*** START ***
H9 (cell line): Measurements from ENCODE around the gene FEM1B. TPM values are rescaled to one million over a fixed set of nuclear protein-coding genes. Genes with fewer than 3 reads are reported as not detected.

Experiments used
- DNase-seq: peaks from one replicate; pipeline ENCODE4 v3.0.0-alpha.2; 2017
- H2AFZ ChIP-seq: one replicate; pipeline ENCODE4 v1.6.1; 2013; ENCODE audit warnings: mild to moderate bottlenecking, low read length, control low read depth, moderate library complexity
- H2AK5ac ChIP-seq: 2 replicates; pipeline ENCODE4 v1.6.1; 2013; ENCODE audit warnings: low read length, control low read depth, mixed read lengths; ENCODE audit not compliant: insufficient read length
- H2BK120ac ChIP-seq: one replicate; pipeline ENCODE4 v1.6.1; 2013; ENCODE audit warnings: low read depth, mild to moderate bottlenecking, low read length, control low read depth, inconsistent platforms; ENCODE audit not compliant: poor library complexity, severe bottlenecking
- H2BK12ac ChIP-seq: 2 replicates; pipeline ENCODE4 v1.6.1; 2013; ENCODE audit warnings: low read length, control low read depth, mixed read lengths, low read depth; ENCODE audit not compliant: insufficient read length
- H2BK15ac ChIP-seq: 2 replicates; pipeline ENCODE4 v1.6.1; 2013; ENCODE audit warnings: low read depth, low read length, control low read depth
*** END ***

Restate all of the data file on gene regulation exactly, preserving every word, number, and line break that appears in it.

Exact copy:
H9 (cell line): Measurements from ENCODE around the gene FEM1B. TPM values are rescaled to one million over a fixed set of nuclear protein-coding genes. Genes with fewer than 3 reads are reported as not detected.

Experiments used
- DNase-seq: peaks from one replicate; pipeline ENCODE4 v3.0.0-alpha.2; 2017
- H2AFZ ChIP-seq: one replicate; pipeline ENCODE4 v1.6.1; 2013; ENCODE audit warnings: mild to moderate bottlenecking, low read length, control low read depth, moderate library complexity
- H2AK5ac ChIP-seq: 2 replicates; pipeline ENCODE4 v1.6.1; 2013; ENCODE audit warnings: low read length, control low read depth, mixed read lengths; ENCODE audit not compliant: insufficient read length
- H2BK120ac ChIP-seq: one replicate; pipeline ENCODE4 v1.6.1; 2013; ENCODE audit warnings: low read depth, mild to moderate bottlenecking, low read length, control low read depth, inconsistent platforms; ENCODE audit not compliant: poor library complexity, severe bottlenecking
- H2BK12ac ChIP-seq: 2 replicates; pipeline ENCODE4 v1.6.1; 2013; ENCODE audit warnings: low read length, control low read depth, mixed read lengths, low read depth; ENCODE audit not compliant: insufficient read length
- H2BK15ac ChIP-seq: 2 replicates; pipeline ENCODE4 v1.6.1; 2013; ENCODE audit warnings: low read depth, low read length, control low read depth